EXETER, United Kingdom — Countless people spend untold hours in the gym in pursuit of stronger muscles. For many, they follow these sessions by consuming a whole lot of protein to promote muscle recovery and growth. Now, however, fascinating findings suggest that fitness enthusiasts should add a new item to their post-workout shopping lists — beetroot juice.
Scientists at the University of Exeter report that consuming dietary nitrate, which is the active molecule found in beetroot juice, can significantly increase muscle force while exercising. It’s hardly a secret that dietary nitrate is good for fitness. Studies have found that it both boosts endurance and enhances high-intensity exercise. However, modern science had yet to form an understanding of why this happens, as well as how our bodies convert dietary nitrate into nitric oxide for our cells.
In pursuit of clarity, the team from the University of Exeter and the U.S. National Institutes of Health traced the distribution of ingested nitrate across saliva, blood, muscle, and urine taken from 10 healthy volunteers. Each person also had to perform maximal leg exercises. The team did this to uncover precisely where in the body the dietary nitrate activates, which could give clues regarding the mechanisms at work.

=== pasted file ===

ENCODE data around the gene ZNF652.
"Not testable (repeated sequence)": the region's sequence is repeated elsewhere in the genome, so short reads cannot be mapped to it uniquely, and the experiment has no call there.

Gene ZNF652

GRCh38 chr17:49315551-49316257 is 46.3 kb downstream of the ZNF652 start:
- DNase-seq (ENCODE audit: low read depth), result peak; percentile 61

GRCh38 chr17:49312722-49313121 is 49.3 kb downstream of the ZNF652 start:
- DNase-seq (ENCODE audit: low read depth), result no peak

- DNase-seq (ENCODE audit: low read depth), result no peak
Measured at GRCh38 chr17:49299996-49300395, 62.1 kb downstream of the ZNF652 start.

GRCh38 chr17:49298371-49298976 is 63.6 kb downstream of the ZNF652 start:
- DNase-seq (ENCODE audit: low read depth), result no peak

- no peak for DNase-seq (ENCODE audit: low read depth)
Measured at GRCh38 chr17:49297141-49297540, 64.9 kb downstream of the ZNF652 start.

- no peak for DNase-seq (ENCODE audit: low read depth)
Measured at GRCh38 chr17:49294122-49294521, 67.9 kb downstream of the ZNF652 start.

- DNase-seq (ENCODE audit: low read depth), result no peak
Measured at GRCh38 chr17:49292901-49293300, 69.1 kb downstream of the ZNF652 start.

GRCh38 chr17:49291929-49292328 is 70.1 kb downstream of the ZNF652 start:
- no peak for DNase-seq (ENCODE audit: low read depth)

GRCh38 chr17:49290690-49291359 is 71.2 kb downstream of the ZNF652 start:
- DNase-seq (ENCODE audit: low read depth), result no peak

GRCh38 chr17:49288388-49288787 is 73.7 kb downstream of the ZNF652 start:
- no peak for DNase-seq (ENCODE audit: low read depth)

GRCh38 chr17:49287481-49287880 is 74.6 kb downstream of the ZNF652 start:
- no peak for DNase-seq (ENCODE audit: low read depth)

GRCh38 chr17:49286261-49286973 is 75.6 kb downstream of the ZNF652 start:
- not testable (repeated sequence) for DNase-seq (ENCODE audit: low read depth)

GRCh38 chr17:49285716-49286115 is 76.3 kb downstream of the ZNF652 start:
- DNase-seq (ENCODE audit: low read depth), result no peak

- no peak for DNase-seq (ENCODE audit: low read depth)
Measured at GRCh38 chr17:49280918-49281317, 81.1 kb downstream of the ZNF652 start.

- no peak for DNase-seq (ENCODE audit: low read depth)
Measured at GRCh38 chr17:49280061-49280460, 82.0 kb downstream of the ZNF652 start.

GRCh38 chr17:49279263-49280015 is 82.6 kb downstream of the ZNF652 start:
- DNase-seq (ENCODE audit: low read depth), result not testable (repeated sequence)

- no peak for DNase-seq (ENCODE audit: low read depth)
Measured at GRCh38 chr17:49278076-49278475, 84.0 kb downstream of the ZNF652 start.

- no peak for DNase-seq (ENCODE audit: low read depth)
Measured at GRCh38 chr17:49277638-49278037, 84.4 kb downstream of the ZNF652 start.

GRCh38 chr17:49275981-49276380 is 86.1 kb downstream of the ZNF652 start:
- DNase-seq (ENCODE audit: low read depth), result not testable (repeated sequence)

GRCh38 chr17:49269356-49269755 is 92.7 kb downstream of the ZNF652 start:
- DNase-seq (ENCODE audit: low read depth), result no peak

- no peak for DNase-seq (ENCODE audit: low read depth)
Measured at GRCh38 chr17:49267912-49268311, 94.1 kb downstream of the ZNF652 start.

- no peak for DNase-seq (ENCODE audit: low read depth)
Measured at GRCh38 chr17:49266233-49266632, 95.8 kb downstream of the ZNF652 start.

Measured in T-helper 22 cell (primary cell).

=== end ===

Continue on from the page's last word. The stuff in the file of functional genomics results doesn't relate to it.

How much does beetroot juice boost muscle performance?
Once an hour had passed after consuming nitrate, the participants had to perform 60 contractions of their quadriceps, the thigh muscle that activates while straightening the knee, at maximum intensity for five minutes while using an exercise machine. This led to an observed significant increase in muscle nitrate levels. While exercising, study authors noted this nitrate boost caused an increase in muscle force equaling seven percent, in comparison to when participants consumed a placebo.
“Our research has already provided a large body of evidence on the performance-enhancing properties of dietary nitrate, commonly found in beetroot juice. Excitingly, this latest study provides the best evidence to date on the mechanisms behind why dietary nitrate improves human muscle performance,” says Exeter’s Andy Jones, Professor of Applied Physiology, in a university release.
Earlier projects noted an increase of nitrate in tissue and body fluid following the ingestion of dietary nitrate. Thanks to this latest study’s tracer, researchers could accurately assess where nitrate levels increase and activate, as well as gain further insight into how nitrate enhances exercise performance.
“This study provides the first direct evidence that muscle nitrate levels are important for exercise performance, presumably by acting as a source of nitric oxide,” concludes Dr. Barbora Piknova, research collaborator and staff scientist in the National Institute of Diabetes and Digestive and Kidney Diseases at the National Institutes of Health. “These results have significant implications not only for the exercise field, but possibly for other medical areas such as those targeting neuromuscular and metabolic diseases related to nitric oxide deficiency.”
The study is published in the journal Acta Physiologica.